Archive for March, 2009
There are several times when I have been reading a blog post or some copy on a website (as much as that doesn’t seems like that typical thing to do) and noticed a spelling error.
I am sure with the speed at which I try to type my blog, it happens to me as well (see image on this page with spelling errors). If you diligently look through this blog, I am sure there are few.
What to do? Even more importantly is a website with a high volume of content. It is true that most modern CMS systems will have a dialog that will include spell check and show what has been spelled incorrectly.
However, what about the content comes from databases? Most database entry systems do not have spell checking. What about the smaller website that might be hand coded? Yes, they are still out there.
A great online service called Spellr.us can check your website for common spelling errors. The Basic account lets you scan up to 100 pages of your website. The tool also allows you to set intervals to check your content.
The pricing model is cheaper than hiring a proof reader. You can get a free basic account to try out the service. That account allow the user to scan 100 pages and do up to 5 scans. The account only lasts for 30 days, but you can get a Zebra account for only $24.
For $267 you can scan up to 15,000 pages and have 200 scans in 30 days. You can also set the interval at which you want to do scans – monthly, weekly, daily or even hourly.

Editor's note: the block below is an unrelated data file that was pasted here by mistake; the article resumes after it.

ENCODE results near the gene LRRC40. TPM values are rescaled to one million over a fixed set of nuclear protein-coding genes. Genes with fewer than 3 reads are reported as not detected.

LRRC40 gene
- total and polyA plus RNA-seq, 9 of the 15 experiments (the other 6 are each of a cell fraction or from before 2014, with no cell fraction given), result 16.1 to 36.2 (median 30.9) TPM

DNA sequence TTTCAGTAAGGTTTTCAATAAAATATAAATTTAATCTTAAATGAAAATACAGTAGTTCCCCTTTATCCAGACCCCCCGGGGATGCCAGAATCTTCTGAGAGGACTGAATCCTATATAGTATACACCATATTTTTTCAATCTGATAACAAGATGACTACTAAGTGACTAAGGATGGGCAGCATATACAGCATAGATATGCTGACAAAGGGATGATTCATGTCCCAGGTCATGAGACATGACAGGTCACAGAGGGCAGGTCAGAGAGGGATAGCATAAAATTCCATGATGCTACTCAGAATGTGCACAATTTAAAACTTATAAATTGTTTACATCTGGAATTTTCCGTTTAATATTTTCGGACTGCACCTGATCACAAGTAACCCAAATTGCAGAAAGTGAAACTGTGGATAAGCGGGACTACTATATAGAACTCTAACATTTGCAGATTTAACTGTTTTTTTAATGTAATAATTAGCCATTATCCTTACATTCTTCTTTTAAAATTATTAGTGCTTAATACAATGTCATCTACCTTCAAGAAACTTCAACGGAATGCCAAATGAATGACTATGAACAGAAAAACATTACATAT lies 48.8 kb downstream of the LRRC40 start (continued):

The tool gives a nice output with the error by URL so you can go back and make correction on the page or track down the product data to help identify the source.
One you get into the page report, you can see the errors on a sliding scale of Likely, Possible and Unlikely. Even better, it will show you what it has identified as an error and link you to that part of the page.
For proper names or unusual technical terms, you can add them to a custom dictionary so they will not appear in later scans.
There is some solid functionality in this tool. I think it is great for a smaller agency who does not have the staff to employee a content person or an overburdened web staff that is trying to manage content entry.
It is even better for a time-pressed blogger who isn’t so great at proof reading her own stuff.
I was reading a story on Springwise about hyperlocal news from the New York Times that sounded like an interesting approach. Take writers and editors and have them cover the news about where they live. Select small enclaves where you could create enough mass to justify calling it local coverage.
When I started checking out the website, I realized it was a aggregated blog website. According to the NYTs: “The Local provides news, information, entertainment and informed conversation about the things that matter to you, your neighbors and your family, from bloggers and citizens who live, work and create in your community — as well as journalists from The New York Times.”
So let me understand this approach – you add a section onto the website for bloggers and determine some central geographic points to aggregate these citizens. Throw in the respectability of the NYT reputation and the allure that actual staff writers might be posting information as well.
It will be interesting to see how this new approach to the news works, but it is nice to see a bit more of a social networking feel to the idea of news.